Plastic Bag Use Plummets, but Japan still 2nd for Plastic Waste

The Yomiuri Shimbun
A shopper puts her purchases into a reusable bag that she brought with her in Taito Ward, Tokyo, on Wednesday. Few shoppers at the store were paying for plastic bags.

It has been three years since retailers started charging for plastic bags, on July 1, 2020. The charges have helped reduce plastic waste in Japan, with 80% of shoppers abandoning single-use bags.

Yet, Japan still generates the world’s second-largest amount of plastic waste per person, and one expert said that “The change to fees has been just the first step toward reducing plastic waste. Further efforts are needed.”

Going reusable

“Do you need a bag?” a store clerk asked. “No, thank you,” said Rina Seki, a 36-year-old caregiver from Adachi Ward, Tokyo. She had dropped by the Nihonzutsumi outlet for Super Shimadaya in Taito Ward, Tokyo, on her way home from work. Declining to buy a single-use bag, she put her purchases for supper into her reusable grocery bag.

“Although it costs just ¥3 per bag, it would be a waste,” said Seki, who always carries a reusable bag with her. She said she took the introduction of bag fees as a chance to cut down on her plastic use more broadly. For instance, she makes it a rule to wash and reuse plastic spoons and forks she gets at convenience stores, and has her three children carry their own durable water bottles when going out.

“I am always thinking of what we can do in our daily life. I want to leave a cleaner global environment to our children,” Seki said smiling.

Kenji Akiyama, head of the merchandise department at the company that runs the supermarket chain, said, “We would often receive complaints from our customers, saying, ‘Why don’t you give us bags free of charge?’ But, with an increasing number of people now carrying reusable bags with them when shopping, one feels how the charges have taken hold.”

Plastic bag volume halves

Single-use plastic products, including plastic bags, do not easily decompose once they are disposed of in the sea or rivers, causing serious pollution. In a bid to reduce plastic waste, the government made it mandatory from July 2020 for all retailers to charge for plastic bags, via a change to ministerial ordinances under the law for recycling containers and packages.

According to the Japan Chain Stores Association, the percentage of shoppers declining plastic bags at checkout at supermarkets in Japan reached 80.26% in fiscal 2021, up sharply from 57.21% in fiscal 2019, before the charges were introduced.

A survey conducted by economic research center JCER found that plastic bags distributed in Japan in 2019 totaled about 197,160 tons. But this halved to 100,410 tons in 2021.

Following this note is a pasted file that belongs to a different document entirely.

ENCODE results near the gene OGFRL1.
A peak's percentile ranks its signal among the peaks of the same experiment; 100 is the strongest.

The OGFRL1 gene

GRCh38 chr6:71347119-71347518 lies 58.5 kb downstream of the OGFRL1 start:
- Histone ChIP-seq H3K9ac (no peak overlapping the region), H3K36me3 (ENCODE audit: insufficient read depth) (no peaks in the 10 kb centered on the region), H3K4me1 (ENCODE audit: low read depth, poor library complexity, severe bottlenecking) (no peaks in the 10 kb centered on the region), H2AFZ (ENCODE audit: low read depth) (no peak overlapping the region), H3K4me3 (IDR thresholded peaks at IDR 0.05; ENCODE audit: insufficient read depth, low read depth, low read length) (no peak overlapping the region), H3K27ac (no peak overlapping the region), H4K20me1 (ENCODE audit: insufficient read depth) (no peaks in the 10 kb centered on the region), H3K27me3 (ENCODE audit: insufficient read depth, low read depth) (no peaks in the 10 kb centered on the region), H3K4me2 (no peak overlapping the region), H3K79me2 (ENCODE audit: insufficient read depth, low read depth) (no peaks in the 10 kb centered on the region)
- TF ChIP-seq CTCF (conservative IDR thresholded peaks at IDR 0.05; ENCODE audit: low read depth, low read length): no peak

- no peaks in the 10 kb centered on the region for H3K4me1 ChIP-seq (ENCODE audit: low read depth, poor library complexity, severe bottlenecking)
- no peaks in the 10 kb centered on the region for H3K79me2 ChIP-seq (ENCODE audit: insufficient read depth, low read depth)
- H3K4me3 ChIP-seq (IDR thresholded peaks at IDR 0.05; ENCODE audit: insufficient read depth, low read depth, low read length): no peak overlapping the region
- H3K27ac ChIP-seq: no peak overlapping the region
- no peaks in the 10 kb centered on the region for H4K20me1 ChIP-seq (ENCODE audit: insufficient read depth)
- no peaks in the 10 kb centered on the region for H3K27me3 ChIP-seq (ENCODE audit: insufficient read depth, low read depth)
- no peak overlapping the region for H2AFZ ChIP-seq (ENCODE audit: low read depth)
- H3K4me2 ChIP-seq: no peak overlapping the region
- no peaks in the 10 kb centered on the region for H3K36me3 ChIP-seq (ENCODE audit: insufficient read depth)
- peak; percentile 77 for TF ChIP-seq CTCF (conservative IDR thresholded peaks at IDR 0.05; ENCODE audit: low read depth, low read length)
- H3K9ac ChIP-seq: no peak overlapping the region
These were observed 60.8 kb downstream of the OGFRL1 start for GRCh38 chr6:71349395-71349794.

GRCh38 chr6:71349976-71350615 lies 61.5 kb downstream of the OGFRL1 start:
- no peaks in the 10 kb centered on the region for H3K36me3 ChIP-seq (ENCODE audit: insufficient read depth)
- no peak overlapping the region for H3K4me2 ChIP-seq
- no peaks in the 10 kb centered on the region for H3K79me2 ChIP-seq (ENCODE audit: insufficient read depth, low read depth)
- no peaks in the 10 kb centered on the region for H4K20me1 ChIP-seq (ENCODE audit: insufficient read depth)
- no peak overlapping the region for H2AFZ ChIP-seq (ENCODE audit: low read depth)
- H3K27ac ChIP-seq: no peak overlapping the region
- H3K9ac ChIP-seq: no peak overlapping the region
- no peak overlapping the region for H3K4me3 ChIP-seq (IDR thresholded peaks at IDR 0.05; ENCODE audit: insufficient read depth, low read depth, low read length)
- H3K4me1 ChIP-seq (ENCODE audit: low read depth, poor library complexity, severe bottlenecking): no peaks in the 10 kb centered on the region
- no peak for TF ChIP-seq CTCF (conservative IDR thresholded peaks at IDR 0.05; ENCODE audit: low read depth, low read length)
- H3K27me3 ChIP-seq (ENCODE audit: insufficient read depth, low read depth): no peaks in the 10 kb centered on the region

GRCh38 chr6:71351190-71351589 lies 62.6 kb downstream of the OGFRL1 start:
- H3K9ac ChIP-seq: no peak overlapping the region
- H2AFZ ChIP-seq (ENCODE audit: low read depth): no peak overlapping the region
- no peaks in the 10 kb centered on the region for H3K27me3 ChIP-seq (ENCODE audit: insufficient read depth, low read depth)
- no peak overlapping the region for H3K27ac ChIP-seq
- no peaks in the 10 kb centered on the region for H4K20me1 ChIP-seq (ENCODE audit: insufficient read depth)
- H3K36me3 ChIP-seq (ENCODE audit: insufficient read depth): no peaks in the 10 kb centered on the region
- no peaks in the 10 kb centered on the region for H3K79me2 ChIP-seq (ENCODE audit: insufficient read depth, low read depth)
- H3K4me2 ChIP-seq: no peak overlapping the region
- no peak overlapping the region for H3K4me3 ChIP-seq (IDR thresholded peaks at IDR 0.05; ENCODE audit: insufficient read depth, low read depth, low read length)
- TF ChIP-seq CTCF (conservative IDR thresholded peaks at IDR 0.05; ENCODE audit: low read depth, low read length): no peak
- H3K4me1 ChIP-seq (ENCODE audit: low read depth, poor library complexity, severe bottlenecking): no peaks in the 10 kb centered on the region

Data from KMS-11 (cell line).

One local government has ratcheted the regulations even tighter. The city government of Kameoka, Kyoto Prefecture, in January 2021 became the first municipality in the country to put into force an ordinance that bans all the business operators within the city — or about 700 stores in all — from providing shoppers with plastic bags.

Paper bags, replacing plastic ones, also now require a fee. As a result, the percentage of residents carrying reusable bags when shopping rose from 50% to 90%, leading to a reduction of about 700,000 plastic bags per month.

According to a public opinion survey conducted last autumn by the Cabinet Office, 60% of people said they “have become more conscious [of the need to reduce plastic waste] and taken action accordingly” since charges were introduced for plastic bags.

Tsutomu Mizutani, head of the office for the promotion of recycling at the Environment Ministry, said, “With people’s awareness of the plastic waste problem having grown steadily, [the change in regulations] has been effective to some degree.”

Just 1.2%

Nonetheless, the amount of plastic waste produced in the country came to 8.24 million tons in 2021. Plastic bags accounted for a mere 1.2% of this total.

In light of this, the government has taken a series of additional waste-reducing measures. In April last year, the government made it mandatory for business operators to reduce waste from 12 single-use plastic products, including spoons, forks, and amenities provided by hotels, and it has been promoting the introduction of plastics with lower environmental impact.

According to the U.N. Environment Programme, however, the volume of plastic containers and packages discarded per person in Japan ranks second in the world, just after the United States.

An international organization has even estimated that unless effective measures are taken the amount of plastic waste produced worldwide in 2060 will reach 1.014 billion tons, about three times more than in 2019.

Hiroyuki Ueda, a senior researcher at Mitsubishi UFJ Research and Consulting Co., who is well versed in the plastic waste problem, said, “Measures in Japan still only go halfway. The public and private sectors must join hands to work toward further waste reduction and greater recycling.”